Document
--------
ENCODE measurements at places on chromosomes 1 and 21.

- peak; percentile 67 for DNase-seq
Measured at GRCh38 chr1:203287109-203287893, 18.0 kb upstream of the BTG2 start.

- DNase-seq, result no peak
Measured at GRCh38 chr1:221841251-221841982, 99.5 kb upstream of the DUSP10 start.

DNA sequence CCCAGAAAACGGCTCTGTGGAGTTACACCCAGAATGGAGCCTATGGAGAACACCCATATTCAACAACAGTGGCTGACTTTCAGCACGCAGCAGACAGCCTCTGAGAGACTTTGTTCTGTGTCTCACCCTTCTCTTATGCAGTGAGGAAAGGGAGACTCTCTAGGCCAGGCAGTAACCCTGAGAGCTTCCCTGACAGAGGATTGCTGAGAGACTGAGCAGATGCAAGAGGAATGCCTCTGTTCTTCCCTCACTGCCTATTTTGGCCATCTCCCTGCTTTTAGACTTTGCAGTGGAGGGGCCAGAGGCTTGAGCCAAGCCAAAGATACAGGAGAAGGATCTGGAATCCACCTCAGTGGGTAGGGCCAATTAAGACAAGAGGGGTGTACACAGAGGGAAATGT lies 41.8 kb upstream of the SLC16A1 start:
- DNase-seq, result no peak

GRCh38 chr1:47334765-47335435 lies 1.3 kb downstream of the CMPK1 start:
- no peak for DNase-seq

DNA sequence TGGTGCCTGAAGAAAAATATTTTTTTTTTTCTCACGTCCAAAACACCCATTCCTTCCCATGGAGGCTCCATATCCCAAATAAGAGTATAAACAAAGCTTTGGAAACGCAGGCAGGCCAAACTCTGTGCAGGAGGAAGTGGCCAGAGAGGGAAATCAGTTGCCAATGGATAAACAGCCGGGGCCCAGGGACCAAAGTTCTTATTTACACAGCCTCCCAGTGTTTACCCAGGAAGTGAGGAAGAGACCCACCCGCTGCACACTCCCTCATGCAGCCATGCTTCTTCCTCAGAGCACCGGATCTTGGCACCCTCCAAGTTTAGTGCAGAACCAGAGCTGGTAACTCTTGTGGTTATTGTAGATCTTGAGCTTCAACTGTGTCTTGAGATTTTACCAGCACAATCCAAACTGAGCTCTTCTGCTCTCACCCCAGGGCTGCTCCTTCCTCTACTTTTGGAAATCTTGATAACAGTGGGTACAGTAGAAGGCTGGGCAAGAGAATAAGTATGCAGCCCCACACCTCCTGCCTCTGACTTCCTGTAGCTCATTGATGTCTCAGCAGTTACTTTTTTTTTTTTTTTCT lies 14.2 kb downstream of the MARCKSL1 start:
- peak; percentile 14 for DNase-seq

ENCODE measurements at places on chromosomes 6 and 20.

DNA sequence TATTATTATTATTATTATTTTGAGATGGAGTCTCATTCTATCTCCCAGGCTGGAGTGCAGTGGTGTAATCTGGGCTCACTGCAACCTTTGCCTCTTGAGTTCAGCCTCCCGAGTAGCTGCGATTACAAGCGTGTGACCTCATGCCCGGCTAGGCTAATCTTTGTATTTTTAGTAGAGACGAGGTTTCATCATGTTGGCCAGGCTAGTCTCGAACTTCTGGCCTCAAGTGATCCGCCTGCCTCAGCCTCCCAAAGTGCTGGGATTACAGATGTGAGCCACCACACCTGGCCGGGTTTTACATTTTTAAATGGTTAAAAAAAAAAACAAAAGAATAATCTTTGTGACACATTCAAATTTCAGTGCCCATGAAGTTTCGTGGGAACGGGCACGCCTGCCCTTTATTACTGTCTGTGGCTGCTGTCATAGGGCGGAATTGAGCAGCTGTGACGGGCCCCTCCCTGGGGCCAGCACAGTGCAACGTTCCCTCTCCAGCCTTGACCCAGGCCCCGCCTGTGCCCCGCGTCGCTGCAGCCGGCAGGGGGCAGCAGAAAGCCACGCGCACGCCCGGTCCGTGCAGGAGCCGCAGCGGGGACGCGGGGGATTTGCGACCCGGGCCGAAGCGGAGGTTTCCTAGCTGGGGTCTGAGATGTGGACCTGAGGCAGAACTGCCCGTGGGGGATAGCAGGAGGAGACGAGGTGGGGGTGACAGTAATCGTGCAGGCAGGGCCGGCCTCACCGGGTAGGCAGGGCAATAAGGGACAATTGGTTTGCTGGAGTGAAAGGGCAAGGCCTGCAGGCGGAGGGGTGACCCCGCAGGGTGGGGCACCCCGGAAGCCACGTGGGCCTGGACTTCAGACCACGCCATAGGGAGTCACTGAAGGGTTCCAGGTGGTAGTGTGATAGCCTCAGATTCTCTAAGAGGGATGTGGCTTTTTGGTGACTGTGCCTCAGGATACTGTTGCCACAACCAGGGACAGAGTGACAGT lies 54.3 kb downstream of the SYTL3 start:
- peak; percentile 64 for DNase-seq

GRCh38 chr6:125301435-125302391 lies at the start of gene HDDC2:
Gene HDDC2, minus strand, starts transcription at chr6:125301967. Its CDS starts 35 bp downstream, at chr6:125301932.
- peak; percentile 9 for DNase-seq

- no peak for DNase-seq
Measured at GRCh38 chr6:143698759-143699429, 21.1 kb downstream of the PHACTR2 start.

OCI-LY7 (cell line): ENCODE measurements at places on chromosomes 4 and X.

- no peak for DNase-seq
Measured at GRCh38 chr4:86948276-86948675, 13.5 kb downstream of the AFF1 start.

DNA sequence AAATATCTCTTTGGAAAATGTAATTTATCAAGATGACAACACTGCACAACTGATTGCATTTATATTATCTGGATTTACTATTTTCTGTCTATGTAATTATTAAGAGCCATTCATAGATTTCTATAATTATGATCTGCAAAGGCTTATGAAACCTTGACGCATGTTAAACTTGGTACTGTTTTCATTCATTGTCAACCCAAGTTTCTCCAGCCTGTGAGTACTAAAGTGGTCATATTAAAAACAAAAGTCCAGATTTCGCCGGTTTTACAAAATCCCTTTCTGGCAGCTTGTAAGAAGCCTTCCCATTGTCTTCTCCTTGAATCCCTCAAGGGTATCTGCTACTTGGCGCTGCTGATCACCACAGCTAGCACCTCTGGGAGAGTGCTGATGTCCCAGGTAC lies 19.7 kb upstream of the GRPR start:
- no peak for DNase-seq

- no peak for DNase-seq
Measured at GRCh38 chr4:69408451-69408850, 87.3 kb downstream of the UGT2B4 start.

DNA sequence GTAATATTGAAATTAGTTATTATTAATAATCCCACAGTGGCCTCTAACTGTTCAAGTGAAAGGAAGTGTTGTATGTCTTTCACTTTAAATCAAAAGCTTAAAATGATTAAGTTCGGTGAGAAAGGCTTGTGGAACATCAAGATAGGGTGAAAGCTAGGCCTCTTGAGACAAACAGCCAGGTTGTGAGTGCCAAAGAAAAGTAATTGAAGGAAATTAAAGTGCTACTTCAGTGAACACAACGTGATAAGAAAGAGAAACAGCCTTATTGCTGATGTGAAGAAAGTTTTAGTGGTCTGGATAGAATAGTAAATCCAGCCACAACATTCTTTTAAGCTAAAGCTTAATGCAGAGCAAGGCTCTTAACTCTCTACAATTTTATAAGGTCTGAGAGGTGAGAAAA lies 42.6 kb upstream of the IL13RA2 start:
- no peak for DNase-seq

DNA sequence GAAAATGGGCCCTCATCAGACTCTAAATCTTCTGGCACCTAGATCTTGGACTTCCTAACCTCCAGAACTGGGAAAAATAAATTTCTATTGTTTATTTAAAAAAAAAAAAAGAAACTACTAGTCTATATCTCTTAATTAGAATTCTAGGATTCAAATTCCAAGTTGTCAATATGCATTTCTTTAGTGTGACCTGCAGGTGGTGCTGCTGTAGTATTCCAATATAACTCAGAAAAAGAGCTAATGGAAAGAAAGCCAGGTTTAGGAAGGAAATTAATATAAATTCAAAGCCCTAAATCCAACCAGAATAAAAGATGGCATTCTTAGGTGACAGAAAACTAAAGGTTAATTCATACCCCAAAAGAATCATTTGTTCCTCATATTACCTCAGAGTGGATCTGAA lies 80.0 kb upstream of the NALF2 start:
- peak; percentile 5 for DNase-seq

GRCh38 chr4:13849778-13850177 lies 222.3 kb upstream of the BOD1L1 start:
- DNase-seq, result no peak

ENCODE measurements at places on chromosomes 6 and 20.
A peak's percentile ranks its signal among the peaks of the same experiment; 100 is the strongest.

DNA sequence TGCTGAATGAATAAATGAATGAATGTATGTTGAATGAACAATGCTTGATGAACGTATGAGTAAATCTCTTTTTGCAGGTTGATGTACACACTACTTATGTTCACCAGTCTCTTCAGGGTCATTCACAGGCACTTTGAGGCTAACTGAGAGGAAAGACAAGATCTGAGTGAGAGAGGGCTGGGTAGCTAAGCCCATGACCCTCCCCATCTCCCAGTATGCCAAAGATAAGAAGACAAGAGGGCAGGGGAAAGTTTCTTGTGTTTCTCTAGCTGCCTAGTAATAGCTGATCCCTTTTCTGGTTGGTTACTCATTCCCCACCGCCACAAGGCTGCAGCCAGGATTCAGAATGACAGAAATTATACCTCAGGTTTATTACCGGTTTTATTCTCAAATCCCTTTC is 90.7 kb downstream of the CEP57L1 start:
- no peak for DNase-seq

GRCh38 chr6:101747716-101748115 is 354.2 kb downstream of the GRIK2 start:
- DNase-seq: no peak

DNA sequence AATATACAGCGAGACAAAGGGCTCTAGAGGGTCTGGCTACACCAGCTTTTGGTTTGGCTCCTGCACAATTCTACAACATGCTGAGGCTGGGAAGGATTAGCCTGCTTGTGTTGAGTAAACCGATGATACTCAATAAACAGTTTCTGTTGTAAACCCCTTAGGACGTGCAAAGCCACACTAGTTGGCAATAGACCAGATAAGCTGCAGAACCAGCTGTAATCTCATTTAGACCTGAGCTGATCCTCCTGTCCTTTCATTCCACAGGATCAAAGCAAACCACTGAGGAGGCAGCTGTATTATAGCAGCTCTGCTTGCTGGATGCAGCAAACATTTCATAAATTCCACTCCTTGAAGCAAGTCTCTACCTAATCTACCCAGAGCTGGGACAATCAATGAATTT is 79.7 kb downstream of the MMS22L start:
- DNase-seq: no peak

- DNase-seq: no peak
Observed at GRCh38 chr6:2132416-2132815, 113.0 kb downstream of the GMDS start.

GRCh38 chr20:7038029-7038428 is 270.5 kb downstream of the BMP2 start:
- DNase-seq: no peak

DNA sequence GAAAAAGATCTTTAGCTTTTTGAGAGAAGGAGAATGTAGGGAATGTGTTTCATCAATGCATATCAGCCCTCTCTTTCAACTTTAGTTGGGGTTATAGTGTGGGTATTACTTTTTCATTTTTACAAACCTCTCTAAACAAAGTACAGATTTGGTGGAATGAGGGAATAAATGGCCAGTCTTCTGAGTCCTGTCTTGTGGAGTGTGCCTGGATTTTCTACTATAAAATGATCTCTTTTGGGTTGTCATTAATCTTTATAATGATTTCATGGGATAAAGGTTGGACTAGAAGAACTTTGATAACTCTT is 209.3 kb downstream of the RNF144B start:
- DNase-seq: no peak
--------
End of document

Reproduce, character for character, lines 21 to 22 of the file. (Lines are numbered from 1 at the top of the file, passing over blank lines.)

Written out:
- no peak for DNase-seq
Measured at GRCh38 chr4:86948276-86948675, 13.5 kb downstream of the AFF1 start.